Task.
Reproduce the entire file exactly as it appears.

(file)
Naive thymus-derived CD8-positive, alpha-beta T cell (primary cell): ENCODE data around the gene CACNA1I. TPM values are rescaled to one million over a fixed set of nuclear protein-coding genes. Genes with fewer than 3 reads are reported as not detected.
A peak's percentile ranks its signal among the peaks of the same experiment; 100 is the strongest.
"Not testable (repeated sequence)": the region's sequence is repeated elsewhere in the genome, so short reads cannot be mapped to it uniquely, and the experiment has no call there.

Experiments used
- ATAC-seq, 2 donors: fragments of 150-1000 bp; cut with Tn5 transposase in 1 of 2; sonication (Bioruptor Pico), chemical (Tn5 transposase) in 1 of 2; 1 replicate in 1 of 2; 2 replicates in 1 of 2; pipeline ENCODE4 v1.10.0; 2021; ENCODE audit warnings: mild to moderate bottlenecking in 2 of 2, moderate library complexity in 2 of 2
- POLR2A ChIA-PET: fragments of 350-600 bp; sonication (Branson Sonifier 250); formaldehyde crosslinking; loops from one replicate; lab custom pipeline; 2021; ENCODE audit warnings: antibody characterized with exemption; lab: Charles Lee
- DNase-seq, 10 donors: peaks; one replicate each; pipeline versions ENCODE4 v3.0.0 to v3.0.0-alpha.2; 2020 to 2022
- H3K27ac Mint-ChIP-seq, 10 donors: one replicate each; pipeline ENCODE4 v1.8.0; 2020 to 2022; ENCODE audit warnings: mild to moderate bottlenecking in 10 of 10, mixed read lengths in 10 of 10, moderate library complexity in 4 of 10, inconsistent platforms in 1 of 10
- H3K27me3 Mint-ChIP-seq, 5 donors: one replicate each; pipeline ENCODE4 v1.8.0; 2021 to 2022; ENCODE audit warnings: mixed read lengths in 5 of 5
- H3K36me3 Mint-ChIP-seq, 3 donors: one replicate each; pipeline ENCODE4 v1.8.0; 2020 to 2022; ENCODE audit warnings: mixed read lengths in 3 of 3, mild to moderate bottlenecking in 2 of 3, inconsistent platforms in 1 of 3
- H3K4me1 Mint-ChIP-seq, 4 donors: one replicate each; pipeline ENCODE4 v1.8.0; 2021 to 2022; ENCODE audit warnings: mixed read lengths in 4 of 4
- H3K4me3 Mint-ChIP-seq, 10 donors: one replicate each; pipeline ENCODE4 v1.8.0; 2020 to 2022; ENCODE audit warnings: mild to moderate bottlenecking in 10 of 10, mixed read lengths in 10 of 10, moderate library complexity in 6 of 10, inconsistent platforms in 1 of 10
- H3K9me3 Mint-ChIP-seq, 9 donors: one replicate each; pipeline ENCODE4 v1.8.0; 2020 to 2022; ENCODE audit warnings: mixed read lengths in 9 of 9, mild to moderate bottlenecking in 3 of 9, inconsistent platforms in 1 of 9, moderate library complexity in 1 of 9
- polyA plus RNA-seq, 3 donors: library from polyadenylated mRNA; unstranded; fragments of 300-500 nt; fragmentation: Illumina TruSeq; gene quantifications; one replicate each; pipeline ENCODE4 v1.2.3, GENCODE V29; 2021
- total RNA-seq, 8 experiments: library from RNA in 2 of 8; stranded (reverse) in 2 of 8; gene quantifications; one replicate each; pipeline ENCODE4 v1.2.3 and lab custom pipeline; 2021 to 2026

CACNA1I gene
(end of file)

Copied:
Naive thymus-derived CD8-positive, alpha-beta T cell (primary cell): ENCODE data around the gene CACNA1I. TPM values are rescaled to one million over a fixed set of nuclear protein-coding genes. Genes with fewer than 3 reads are reported as not detected.
A peak's percentile ranks its signal among the peaks of the same experiment; 100 is the strongest.
"Not testable (repeated sequence)": the region's sequence is repeated elsewhere in the genome, so short reads cannot be mapped to it uniquely, and the experiment has no call there.

Experiments used
- ATAC-seq, 2 donors: fragments of 150-1000 bp; cut with Tn5 transposase in 1 of 2; sonication (Bioruptor Pico), chemical (Tn5 transposase) in 1 of 2; 1 replicate in 1 of 2; 2 replicates in 1 of 2; pipeline ENCODE4 v1.10.0; 2021; ENCODE audit warnings: mild to moderate bottlenecking in 2 of 2, moderate library complexity in 2 of 2
- POLR2A ChIA-PET: fragments of 350-600 bp; sonication (Branson Sonifier 250); formaldehyde crosslinking; loops from one replicate; lab custom pipeline; 2021; ENCODE audit warnings: antibody characterized with exemption; lab: Charles Lee
- DNase-seq, 10 donors: peaks; one replicate each; pipeline versions ENCODE4 v3.0.0 to v3.0.0-alpha.2; 2020 to 2022
- H3K27ac Mint-ChIP-seq, 10 donors: one replicate each; pipeline ENCODE4 v1.8.0; 2020 to 2022; ENCODE audit warnings: mild to moderate bottlenecking in 10 of 10, mixed read lengths in 10 of 10, moderate library complexity in 4 of 10, inconsistent platforms in 1 of 10
- H3K27me3 Mint-ChIP-seq, 5 donors: one replicate each; pipeline ENCODE4 v1.8.0; 2021 to 2022; ENCODE audit warnings: mixed read lengths in 5 of 5
- H3K36me3 Mint-ChIP-seq, 3 donors: one replicate each; pipeline ENCODE4 v1.8.0; 2020 to 2022; ENCODE audit warnings: mixed read lengths in 3 of 3, mild to moderate bottlenecking in 2 of 3, inconsistent platforms in 1 of 3
- H3K4me1 Mint-ChIP-seq, 4 donors: one replicate each; pipeline ENCODE4 v1.8.0; 2021 to 2022; ENCODE audit warnings: mixed read lengths in 4 of 4
- H3K4me3 Mint-ChIP-seq, 10 donors: one replicate each; pipeline ENCODE4 v1.8.0; 2020 to 2022; ENCODE audit warnings: mild to moderate bottlenecking in 10 of 10, mixed read lengths in 10 of 10, moderate library complexity in 6 of 10, inconsistent platforms in 1 of 10
- H3K9me3 Mint-ChIP-seq, 9 donors: one replicate each; pipeline ENCODE4 v1.8.0; 2020 to 2022; ENCODE audit warnings: mixed read lengths in 9 of 9, mild to moderate bottlenecking in 3 of 9, inconsistent platforms in 1 of 9, moderate library complexity in 1 of 9
- polyA plus RNA-seq, 3 donors: library from polyadenylated mRNA; unstranded; fragments of 300-500 nt; fragmentation: Illumina TruSeq; gene quantifications; one replicate each; pipeline ENCODE4 v1.2.3, GENCODE V29; 2021
- total RNA-seq, 8 experiments: library from RNA in 2 of 8; stranded (reverse) in 2 of 8; gene quantifications; one replicate each; pipeline ENCODE4 v1.2.3 and lab custom pipeline; 2021 to 2026

CACNA1I gene